Nuni Lee is a visual artist currently living and working in Atlanta, Georgia. After graduating from Cornell University with a BFA in Painting in 2012, she came back to her hometown to begin her MFA Program at Georgia State University. Nuni is a drawing instructor at Georgia State University and a private tutor for secondary school students. She has exhibited her work throughout New York and Georgia.
Her most recent work explores the concept of “cuteness” and what that suggests on different levels. Cute, by definition, refers to something that is sweet, vulnerable, soft, and often weak, thus eliciting protective desires from the protector. However, this power dynamic can quickly shift as the cute “protected” uses its cute aesthetics and soft power to manipulate the “protector.”
The push-and-pull relationship between the motherly “protector” and the cute “protected” is an important idea in the artist's work. The protected needs love and attention from the protector; ironically, the protected takes on a more dominant role in the hierarchical relationship by demanding care. At the same time, the word “cute” suggests that it is always shielded under the umbrella of protection, which means it must remain powerless and vulnerable to be loved. The amount of time and energy that the protector spends on caring for the protected begin to define the protector’s existence, thus co-dependency develops between the two.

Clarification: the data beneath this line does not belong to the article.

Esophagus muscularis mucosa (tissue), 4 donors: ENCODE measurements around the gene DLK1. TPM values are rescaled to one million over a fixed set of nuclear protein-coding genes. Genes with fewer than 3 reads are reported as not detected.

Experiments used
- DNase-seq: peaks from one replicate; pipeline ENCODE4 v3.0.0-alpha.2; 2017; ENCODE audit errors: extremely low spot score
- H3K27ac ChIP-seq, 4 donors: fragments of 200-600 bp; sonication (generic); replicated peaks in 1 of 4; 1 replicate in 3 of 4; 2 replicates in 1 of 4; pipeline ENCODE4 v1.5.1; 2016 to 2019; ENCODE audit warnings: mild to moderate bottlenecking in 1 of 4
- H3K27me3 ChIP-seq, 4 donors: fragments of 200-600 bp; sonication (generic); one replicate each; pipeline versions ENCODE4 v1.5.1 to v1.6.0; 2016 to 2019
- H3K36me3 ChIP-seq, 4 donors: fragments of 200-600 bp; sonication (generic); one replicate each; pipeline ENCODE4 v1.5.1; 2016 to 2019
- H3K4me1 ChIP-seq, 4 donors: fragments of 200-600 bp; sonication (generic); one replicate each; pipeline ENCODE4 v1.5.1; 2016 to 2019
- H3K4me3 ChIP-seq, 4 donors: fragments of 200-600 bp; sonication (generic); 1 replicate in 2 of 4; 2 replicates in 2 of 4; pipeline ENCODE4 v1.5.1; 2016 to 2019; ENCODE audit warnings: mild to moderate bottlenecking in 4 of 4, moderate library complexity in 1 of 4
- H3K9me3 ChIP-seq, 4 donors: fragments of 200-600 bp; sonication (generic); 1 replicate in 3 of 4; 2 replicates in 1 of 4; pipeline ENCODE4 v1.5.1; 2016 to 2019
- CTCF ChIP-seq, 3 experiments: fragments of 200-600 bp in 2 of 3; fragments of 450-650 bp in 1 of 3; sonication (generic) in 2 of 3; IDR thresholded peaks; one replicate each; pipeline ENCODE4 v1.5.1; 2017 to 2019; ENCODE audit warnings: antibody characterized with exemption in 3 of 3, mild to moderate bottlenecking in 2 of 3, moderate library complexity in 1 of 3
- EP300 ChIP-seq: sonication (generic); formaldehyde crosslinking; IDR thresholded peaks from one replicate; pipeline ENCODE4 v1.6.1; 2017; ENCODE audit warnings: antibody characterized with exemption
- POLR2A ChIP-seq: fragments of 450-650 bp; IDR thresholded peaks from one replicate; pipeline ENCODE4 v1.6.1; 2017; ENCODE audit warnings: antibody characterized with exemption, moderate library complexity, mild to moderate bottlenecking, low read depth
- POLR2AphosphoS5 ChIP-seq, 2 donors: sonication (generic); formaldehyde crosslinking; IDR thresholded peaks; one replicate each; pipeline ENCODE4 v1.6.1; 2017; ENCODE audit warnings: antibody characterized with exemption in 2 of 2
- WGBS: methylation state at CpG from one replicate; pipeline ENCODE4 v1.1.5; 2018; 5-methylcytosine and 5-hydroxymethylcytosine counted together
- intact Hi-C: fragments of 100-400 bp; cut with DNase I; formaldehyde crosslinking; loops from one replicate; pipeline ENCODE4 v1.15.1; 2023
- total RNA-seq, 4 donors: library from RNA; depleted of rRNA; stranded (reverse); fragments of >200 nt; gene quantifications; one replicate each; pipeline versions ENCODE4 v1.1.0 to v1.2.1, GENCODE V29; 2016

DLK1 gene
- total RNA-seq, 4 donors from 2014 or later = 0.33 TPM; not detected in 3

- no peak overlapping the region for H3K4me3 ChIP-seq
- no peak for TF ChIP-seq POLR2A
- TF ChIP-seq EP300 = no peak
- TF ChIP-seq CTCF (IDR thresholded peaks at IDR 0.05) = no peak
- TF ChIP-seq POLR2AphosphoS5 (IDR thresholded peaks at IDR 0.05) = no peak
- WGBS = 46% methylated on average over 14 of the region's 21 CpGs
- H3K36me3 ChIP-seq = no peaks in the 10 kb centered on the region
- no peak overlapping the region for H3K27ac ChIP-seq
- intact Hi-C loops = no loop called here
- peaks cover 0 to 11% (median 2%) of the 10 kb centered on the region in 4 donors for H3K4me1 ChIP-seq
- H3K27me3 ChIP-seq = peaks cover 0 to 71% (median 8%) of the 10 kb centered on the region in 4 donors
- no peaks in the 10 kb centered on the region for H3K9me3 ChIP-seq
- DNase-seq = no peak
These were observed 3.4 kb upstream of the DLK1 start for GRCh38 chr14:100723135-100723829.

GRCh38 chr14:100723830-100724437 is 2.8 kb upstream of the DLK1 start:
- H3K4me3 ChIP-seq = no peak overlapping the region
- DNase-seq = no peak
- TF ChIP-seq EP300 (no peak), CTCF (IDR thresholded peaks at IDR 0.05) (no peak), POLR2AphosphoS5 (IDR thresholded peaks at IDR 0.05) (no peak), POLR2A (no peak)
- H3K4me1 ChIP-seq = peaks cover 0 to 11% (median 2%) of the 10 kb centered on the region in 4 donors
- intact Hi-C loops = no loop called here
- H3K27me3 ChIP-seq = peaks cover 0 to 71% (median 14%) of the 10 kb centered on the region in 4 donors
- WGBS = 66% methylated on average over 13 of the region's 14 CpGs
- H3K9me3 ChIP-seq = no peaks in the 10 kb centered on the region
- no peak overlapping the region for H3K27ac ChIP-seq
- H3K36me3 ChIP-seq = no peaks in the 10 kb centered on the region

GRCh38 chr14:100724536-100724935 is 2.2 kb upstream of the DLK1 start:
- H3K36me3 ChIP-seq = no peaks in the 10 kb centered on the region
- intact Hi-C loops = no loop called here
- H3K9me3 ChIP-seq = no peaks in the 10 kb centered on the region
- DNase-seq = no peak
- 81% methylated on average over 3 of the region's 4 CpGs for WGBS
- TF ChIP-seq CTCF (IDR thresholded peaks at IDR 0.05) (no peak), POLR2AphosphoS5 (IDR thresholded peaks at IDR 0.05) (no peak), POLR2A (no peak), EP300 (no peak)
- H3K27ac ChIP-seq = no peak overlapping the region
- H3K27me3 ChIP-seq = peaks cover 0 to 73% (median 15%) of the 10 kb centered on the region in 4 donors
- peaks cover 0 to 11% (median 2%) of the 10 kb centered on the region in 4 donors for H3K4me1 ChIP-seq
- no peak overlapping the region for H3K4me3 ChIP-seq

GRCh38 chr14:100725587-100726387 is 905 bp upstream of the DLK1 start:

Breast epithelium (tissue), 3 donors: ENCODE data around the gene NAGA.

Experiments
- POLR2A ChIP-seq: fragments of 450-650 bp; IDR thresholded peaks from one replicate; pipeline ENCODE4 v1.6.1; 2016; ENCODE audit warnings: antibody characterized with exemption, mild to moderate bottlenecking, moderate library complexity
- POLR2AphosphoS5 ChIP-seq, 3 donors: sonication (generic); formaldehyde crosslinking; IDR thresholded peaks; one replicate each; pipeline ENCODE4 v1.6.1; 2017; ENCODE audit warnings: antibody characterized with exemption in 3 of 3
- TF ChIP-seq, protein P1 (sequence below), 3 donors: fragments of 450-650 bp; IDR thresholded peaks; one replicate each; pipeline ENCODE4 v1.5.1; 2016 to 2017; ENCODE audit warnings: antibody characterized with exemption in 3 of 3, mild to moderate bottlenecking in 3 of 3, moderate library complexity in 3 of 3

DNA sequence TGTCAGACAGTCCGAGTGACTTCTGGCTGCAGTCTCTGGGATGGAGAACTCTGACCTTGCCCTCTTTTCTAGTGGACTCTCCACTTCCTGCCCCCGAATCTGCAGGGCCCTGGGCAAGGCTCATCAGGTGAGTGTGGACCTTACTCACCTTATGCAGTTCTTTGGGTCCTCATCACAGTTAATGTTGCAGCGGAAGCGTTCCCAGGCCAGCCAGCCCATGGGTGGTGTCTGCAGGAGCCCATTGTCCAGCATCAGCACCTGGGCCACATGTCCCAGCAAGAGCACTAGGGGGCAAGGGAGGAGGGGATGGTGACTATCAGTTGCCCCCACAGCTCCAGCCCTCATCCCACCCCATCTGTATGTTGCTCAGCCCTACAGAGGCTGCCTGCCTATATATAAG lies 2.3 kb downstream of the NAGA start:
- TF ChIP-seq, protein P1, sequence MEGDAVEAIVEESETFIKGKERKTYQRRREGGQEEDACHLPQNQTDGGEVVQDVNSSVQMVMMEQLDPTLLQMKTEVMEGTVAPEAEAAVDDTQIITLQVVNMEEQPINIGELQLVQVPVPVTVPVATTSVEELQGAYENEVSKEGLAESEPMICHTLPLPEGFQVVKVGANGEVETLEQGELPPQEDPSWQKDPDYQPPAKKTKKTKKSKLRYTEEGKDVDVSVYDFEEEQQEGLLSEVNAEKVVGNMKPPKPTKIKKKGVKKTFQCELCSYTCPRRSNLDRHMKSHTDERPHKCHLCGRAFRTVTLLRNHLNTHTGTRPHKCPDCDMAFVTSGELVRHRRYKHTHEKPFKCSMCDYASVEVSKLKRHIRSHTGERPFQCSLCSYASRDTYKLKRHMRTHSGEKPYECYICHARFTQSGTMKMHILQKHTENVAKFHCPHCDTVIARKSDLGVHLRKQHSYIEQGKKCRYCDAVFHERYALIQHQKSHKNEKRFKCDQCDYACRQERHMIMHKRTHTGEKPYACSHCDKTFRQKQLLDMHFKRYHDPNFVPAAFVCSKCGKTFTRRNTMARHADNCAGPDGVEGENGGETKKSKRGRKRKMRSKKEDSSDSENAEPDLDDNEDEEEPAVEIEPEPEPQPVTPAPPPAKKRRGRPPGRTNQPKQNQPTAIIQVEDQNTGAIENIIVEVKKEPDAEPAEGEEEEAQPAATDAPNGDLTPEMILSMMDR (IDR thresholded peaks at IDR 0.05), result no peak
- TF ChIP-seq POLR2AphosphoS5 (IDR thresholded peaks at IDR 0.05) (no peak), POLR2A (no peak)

The pastel colored, needle felted soft sculpture attachments to the artist's paintings are meant to transform the shape of the congenitally rectangular canvas into a cuter and friendlier form, inviting viewers to come closer to touch the painting. However, the traditional notion of artwork as something to be admired at from a distance may stop the audience from acting on his or her desires, creating a sense of happiness and frustration at the same time. Nuni's work continues to explore this vulnerability of the cuteness in the protector-protected dynamic.